On April 22, 1812, William Henry Harrison, the territorial Governor of Indiana, writes to to William Eustis, the Secretary of War, calling for a "war of extirpation" against the native aboriginal tribes.
VINCENNES 22nd, April 1812
10 O'clock p. m.
A colonel [John] Small has just arrived from the Settlement on the Embarras River five miles west of this place Avith the information of the murder of another family by the Indians about 8 o'clock this evening. A gentleman who arrived last evening informs me that a number of Winebagos, Sacs, Kickapoos etc. are now with Governor Edwards in council at Cahokia. What faith in future can be placed in the promises of these scoundrels or what other course is there left for us to pursue but to make a war of exterpation [sic] upon them? If some offensive operations are not soon commenced against them we shall loose more of our citizens than the most bloody battle would cost us.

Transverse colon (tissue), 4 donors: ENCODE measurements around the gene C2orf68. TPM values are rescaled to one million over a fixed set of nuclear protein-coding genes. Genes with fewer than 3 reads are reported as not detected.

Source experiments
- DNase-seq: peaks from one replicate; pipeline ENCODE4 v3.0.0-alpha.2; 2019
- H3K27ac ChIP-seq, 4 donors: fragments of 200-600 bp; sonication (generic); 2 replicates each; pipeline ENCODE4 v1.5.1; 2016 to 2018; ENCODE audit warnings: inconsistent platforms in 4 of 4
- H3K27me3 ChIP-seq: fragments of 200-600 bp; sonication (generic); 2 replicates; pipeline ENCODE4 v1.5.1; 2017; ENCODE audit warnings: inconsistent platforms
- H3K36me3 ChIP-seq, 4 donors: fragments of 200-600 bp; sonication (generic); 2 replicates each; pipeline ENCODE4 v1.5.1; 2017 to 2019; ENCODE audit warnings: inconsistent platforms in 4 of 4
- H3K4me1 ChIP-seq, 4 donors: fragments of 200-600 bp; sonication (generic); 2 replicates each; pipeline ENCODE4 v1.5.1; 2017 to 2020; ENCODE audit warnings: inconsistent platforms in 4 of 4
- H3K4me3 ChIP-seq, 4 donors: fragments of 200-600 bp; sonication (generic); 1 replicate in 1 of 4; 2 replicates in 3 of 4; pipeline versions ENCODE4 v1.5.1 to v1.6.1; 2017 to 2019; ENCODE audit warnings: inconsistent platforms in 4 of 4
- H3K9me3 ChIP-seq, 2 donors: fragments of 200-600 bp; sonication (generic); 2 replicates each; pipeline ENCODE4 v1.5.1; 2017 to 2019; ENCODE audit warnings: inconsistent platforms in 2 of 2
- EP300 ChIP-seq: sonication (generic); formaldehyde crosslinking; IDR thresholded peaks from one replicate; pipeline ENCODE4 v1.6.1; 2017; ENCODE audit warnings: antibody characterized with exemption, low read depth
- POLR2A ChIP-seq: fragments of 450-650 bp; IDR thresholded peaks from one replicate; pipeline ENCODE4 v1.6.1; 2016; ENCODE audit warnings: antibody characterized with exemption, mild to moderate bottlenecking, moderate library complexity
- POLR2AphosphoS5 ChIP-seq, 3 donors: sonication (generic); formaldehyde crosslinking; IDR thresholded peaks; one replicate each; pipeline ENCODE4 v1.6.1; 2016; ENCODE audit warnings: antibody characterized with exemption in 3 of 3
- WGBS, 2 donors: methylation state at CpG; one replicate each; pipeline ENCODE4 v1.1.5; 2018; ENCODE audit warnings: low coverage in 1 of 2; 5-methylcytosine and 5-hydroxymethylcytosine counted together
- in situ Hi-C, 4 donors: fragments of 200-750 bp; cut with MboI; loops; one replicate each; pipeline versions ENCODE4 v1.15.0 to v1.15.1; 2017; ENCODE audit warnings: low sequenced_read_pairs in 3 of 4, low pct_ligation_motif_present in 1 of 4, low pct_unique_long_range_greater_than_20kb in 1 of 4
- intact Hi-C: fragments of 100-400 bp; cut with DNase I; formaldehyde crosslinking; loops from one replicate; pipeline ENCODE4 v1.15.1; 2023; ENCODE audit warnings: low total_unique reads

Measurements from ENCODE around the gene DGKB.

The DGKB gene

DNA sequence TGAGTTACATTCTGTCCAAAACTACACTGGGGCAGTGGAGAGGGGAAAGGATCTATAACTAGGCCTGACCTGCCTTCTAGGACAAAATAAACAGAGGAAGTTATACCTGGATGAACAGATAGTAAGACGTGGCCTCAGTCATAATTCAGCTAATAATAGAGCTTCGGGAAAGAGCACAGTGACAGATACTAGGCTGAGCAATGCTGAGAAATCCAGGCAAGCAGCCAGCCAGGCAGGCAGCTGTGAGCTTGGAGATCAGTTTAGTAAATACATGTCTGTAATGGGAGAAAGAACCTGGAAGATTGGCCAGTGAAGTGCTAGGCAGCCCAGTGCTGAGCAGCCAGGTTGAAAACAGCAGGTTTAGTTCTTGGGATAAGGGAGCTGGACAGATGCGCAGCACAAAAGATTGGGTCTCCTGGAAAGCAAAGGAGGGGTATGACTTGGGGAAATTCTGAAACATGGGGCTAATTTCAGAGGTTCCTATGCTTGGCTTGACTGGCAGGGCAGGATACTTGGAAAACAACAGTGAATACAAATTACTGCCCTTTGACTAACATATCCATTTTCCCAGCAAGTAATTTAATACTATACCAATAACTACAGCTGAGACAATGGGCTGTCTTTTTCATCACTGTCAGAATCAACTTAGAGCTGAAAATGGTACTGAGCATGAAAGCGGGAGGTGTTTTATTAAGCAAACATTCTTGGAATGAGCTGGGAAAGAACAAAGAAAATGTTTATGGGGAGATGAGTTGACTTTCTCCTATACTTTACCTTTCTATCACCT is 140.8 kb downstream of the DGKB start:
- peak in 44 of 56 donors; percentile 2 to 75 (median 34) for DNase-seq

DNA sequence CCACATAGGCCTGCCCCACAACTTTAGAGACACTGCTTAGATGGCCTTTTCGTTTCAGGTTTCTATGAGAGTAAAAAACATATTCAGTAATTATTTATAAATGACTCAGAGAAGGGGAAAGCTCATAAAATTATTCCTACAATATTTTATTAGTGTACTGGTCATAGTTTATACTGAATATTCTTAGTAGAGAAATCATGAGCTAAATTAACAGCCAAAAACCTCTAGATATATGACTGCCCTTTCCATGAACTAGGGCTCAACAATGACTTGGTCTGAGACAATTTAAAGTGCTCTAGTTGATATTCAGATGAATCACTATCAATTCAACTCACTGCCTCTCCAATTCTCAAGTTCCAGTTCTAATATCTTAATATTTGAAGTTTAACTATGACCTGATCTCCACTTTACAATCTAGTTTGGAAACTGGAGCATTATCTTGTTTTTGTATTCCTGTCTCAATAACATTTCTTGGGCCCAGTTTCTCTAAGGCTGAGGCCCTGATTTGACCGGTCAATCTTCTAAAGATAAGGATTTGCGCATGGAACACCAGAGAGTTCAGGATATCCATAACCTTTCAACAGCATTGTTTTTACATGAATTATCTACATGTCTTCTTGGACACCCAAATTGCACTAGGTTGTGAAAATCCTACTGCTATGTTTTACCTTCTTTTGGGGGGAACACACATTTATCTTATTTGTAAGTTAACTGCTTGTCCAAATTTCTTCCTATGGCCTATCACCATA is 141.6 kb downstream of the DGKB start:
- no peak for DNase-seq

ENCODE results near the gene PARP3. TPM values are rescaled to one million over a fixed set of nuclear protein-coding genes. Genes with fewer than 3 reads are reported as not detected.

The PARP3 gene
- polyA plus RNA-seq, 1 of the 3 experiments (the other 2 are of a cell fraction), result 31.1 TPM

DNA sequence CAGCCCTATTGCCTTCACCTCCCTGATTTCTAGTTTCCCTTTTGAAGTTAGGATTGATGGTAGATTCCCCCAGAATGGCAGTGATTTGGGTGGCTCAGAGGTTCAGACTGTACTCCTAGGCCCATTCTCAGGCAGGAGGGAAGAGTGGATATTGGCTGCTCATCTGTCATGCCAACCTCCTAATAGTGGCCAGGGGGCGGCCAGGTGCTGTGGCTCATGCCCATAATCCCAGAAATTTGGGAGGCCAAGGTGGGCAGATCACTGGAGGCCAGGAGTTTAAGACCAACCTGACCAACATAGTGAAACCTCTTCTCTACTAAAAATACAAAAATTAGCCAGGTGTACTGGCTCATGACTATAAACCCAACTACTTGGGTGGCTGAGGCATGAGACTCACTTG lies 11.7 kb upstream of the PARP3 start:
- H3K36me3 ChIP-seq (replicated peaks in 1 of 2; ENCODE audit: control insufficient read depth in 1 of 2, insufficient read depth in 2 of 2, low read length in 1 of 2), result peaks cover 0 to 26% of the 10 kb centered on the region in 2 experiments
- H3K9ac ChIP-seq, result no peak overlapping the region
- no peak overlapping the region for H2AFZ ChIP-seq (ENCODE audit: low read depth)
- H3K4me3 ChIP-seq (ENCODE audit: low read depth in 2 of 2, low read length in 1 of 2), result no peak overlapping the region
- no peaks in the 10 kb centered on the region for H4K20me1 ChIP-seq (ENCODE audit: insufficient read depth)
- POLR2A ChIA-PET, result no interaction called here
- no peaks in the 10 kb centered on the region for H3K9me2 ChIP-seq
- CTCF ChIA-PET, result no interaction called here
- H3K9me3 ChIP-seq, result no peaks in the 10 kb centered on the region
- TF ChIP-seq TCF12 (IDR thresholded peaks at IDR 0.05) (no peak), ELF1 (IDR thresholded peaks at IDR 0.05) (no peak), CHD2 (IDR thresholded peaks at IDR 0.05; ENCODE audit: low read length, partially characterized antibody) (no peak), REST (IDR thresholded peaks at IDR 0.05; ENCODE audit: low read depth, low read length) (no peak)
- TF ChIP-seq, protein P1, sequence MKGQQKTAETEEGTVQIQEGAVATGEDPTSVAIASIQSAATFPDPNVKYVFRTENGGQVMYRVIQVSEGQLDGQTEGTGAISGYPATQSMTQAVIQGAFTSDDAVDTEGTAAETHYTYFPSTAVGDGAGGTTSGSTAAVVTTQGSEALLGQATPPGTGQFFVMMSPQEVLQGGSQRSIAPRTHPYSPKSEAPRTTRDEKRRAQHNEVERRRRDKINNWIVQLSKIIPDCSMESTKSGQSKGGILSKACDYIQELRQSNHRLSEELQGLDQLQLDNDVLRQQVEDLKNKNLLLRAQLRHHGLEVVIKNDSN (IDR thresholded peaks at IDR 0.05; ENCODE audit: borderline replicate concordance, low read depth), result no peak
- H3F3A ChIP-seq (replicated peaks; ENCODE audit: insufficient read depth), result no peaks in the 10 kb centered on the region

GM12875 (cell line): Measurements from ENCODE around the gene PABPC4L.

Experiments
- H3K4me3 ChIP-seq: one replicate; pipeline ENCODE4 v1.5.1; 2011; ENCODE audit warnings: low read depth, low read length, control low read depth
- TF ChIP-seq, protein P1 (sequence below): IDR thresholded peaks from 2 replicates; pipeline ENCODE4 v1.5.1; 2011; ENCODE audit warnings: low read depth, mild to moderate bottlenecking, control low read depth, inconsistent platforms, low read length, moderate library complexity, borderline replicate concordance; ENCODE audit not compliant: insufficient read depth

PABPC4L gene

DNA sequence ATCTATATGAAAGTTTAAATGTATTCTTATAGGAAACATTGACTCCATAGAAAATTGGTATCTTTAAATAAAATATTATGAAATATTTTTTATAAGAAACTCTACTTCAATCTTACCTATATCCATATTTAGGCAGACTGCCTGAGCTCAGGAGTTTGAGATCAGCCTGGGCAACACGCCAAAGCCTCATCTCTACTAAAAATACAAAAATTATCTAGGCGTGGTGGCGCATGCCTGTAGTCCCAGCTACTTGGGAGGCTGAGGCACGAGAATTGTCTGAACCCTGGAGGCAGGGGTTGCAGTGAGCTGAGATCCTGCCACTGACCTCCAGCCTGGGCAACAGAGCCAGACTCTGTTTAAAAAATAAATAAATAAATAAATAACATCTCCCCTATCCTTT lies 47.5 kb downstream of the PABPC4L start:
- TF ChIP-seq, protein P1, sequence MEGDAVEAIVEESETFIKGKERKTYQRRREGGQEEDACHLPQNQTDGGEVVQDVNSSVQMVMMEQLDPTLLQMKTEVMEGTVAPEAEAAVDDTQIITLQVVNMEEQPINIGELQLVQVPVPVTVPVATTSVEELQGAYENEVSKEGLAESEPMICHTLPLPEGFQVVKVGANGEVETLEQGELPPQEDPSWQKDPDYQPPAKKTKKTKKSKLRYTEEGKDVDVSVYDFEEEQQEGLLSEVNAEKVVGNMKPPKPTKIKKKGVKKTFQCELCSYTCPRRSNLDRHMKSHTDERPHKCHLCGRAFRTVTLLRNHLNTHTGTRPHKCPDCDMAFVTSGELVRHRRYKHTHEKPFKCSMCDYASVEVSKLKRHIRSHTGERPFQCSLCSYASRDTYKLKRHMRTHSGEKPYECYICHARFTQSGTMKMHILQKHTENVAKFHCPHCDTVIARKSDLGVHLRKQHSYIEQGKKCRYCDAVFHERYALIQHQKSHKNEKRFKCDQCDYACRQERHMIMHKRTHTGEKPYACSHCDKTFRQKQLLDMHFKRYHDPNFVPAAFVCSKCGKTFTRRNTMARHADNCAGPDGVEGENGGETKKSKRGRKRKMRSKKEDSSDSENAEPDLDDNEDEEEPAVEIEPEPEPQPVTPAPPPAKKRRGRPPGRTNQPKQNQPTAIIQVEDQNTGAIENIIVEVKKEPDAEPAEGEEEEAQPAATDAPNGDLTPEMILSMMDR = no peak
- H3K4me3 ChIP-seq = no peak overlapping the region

I have dispatched a party of Rangers and militia in pursuit of the Indians and I think there is a great probability that they will be overtaken.
I send this letter after the mail carrier by a special Express.
And am with great respect your Humble Servant
Wm. Henry Harrison
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